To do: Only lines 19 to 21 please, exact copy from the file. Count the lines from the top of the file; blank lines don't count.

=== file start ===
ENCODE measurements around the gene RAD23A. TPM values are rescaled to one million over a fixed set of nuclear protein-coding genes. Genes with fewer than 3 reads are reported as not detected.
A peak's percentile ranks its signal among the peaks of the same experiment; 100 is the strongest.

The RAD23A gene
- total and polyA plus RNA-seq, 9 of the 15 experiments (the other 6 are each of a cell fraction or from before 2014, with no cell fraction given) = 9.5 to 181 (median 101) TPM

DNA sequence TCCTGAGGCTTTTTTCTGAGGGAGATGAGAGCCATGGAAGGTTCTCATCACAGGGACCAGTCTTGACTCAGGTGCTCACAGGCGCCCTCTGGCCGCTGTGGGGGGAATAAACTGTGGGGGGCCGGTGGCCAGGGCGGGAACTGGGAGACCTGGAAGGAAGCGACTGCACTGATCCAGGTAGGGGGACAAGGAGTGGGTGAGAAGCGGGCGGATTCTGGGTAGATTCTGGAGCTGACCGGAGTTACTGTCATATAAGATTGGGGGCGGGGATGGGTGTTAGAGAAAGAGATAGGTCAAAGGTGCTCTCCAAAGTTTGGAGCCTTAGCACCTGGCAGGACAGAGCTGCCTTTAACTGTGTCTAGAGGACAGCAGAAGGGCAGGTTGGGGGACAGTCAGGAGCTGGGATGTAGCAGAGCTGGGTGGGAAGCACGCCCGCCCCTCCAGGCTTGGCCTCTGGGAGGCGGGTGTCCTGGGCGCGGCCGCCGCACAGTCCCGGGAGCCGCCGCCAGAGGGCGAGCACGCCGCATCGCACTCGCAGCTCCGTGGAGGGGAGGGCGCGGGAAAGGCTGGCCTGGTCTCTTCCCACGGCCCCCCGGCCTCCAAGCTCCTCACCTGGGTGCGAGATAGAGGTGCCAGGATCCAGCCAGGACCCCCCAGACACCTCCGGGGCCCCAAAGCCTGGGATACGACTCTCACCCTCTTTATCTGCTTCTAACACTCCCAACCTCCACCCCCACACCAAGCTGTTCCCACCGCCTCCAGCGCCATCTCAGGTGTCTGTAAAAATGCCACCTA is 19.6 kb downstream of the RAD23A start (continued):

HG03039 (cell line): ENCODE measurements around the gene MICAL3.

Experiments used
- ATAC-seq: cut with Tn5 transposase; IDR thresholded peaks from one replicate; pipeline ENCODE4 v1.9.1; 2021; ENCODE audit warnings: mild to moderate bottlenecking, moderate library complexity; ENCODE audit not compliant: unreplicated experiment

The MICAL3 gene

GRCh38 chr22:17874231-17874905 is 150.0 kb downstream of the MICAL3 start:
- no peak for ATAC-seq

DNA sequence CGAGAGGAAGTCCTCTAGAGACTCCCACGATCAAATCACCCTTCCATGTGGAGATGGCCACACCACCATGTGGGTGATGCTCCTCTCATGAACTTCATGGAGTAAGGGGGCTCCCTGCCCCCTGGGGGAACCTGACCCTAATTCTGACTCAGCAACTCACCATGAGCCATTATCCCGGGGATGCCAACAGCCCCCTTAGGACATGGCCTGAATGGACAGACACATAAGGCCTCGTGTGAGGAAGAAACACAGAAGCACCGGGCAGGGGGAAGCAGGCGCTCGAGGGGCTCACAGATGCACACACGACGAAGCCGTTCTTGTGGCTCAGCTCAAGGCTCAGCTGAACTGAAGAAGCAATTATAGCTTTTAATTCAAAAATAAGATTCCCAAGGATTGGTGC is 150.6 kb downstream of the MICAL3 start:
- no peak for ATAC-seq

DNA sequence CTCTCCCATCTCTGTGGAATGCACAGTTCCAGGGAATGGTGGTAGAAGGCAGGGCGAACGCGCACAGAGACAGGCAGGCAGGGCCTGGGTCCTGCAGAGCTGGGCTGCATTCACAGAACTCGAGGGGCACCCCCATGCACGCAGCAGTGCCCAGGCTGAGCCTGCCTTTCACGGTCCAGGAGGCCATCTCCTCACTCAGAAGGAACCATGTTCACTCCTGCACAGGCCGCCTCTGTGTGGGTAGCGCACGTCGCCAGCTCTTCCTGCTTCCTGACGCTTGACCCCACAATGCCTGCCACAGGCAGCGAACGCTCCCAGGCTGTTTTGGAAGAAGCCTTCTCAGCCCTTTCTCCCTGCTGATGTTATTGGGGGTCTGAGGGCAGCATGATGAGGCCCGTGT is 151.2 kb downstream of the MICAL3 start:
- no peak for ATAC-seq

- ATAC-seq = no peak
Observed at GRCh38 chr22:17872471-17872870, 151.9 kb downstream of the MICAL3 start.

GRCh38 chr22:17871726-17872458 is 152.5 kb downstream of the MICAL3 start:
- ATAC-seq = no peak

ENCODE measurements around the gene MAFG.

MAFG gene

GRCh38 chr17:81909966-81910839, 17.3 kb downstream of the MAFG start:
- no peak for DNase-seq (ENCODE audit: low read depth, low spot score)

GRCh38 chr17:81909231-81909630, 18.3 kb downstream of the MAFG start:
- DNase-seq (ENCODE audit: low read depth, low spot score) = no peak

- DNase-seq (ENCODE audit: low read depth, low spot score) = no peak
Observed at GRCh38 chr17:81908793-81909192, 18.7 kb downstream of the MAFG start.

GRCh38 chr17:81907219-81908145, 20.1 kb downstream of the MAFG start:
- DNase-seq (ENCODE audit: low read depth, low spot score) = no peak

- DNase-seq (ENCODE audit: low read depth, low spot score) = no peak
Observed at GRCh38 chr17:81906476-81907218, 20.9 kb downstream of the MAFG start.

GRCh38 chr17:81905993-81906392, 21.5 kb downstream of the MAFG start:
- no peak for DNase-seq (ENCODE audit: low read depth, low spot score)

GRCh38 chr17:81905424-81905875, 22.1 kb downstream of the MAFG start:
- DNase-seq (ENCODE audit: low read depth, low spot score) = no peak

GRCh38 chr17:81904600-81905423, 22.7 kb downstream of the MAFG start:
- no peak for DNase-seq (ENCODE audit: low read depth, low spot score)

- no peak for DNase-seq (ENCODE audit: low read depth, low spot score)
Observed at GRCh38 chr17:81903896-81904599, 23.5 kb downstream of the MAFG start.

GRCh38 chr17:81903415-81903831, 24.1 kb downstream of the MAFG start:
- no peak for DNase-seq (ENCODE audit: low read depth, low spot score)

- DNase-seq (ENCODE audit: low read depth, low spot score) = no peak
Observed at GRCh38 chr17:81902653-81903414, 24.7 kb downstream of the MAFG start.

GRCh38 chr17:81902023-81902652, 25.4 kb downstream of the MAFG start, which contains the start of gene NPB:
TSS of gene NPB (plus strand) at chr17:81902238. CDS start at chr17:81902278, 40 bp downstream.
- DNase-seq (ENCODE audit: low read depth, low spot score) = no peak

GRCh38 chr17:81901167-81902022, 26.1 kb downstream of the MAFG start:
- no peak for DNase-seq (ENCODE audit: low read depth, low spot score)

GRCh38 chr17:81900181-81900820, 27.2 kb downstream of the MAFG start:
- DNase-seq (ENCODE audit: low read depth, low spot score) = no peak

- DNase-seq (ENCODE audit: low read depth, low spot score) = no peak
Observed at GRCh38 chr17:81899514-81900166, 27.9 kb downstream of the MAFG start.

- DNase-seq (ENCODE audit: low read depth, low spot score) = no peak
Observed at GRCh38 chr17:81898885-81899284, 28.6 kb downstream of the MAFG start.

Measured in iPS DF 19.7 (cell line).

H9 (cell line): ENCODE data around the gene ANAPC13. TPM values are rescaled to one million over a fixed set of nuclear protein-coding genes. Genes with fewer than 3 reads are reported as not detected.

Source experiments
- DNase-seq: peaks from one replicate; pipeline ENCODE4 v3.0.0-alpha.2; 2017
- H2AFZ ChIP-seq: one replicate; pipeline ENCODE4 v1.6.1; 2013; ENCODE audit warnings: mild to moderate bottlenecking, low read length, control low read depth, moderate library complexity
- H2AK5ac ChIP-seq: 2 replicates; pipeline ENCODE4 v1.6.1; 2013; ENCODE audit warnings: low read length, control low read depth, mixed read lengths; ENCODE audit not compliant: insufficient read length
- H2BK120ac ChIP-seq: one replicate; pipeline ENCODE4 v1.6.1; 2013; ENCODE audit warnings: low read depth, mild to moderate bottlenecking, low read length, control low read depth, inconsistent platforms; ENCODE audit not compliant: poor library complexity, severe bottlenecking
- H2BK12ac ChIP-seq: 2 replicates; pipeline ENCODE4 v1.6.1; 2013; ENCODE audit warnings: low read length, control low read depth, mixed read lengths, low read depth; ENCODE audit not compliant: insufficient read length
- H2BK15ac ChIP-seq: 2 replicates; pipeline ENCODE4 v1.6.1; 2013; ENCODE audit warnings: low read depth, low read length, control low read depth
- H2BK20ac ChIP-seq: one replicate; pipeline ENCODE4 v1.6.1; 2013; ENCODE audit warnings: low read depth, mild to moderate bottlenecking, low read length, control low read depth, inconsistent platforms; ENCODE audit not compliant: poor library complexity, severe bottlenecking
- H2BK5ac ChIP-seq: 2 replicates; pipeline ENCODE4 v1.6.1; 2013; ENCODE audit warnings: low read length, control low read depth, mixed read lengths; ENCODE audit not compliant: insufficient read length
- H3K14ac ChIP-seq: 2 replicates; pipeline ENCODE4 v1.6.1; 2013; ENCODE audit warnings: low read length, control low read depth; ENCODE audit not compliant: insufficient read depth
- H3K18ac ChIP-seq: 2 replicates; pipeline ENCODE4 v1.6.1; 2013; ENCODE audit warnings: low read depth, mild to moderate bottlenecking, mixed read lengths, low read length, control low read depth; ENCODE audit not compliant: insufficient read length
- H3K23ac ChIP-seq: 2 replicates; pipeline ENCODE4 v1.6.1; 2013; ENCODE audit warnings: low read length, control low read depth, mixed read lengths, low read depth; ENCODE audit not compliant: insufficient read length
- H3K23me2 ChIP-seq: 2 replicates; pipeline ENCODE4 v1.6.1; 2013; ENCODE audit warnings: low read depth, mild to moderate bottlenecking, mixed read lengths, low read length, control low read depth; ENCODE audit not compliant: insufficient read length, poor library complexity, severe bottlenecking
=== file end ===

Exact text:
- ATAC-seq = no peak

ENCODE measurements around the gene MAFG.

MAFG gene